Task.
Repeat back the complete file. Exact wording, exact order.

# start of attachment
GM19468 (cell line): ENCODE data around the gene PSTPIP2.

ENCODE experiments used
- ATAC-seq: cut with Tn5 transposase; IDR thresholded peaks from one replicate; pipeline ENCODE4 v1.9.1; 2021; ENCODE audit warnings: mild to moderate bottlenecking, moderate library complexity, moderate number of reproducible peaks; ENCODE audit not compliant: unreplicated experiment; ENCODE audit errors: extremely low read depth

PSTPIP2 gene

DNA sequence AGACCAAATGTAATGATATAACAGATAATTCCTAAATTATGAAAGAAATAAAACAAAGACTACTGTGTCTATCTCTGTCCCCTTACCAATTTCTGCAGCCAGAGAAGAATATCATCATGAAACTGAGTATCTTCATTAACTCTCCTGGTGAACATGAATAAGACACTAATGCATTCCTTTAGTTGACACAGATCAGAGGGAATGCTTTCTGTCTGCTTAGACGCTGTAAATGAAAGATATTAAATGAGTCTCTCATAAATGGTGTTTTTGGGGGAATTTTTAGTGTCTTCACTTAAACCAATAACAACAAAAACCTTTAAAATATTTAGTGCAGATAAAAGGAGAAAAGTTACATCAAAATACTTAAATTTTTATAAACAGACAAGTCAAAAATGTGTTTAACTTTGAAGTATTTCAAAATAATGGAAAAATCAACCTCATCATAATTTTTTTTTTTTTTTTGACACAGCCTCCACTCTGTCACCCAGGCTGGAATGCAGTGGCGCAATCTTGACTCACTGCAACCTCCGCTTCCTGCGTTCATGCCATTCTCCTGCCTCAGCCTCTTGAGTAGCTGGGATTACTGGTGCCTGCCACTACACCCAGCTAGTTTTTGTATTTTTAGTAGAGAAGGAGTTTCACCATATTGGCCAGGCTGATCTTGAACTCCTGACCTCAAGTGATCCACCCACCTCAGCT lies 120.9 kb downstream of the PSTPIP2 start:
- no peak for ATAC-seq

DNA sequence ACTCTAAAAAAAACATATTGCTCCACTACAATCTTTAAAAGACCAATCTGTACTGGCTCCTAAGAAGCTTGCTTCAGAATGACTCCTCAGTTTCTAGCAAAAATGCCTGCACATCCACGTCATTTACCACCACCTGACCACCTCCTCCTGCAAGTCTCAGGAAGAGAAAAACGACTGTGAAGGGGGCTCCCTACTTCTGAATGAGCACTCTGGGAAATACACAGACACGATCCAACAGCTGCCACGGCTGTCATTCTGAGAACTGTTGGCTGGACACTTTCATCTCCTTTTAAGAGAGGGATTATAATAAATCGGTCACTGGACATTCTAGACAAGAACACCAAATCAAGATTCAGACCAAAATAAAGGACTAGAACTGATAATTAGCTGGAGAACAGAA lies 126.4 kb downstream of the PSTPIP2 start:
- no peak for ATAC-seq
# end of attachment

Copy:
GM19468 (cell line): ENCODE data around the gene PSTPIP2.

ENCODE experiments used
- ATAC-seq: cut with Tn5 transposase; IDR thresholded peaks from one replicate; pipeline ENCODE4 v1.9.1; 2021; ENCODE audit warnings: mild to moderate bottlenecking, moderate library complexity, moderate number of reproducible peaks; ENCODE audit not compliant: unreplicated experiment; ENCODE audit errors: extremely low read depth

PSTPIP2 gene

DNA sequence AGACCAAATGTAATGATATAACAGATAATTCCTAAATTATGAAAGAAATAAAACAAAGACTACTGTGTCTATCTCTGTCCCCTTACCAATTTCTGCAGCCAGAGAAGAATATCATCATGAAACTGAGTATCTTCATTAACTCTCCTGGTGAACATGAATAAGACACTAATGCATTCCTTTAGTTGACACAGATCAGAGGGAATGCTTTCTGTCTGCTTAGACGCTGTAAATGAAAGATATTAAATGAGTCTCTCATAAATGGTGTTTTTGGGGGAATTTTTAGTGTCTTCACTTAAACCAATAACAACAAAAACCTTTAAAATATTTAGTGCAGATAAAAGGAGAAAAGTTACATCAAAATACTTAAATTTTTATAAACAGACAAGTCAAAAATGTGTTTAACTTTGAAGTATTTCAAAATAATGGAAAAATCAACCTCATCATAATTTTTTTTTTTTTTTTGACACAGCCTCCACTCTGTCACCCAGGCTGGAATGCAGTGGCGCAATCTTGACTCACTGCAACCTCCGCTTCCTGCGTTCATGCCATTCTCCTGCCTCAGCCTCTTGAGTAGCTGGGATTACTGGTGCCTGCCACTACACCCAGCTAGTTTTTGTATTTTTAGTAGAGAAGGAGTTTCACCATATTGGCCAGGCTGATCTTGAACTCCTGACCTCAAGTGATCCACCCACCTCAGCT lies 120.9 kb downstream of the PSTPIP2 start:
- no peak for ATAC-seq

DNA sequence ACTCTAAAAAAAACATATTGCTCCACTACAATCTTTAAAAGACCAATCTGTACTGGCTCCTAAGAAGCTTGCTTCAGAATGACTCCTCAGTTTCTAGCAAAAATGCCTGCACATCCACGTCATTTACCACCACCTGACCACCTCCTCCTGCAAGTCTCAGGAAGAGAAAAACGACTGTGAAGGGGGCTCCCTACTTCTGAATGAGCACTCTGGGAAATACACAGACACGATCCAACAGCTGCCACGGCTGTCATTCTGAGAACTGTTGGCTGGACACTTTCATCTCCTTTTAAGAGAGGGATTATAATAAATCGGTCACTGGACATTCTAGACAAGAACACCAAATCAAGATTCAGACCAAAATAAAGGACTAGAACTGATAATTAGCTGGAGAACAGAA lies 126.4 kb downstream of the PSTPIP2 start:
- no peak for ATAC-seq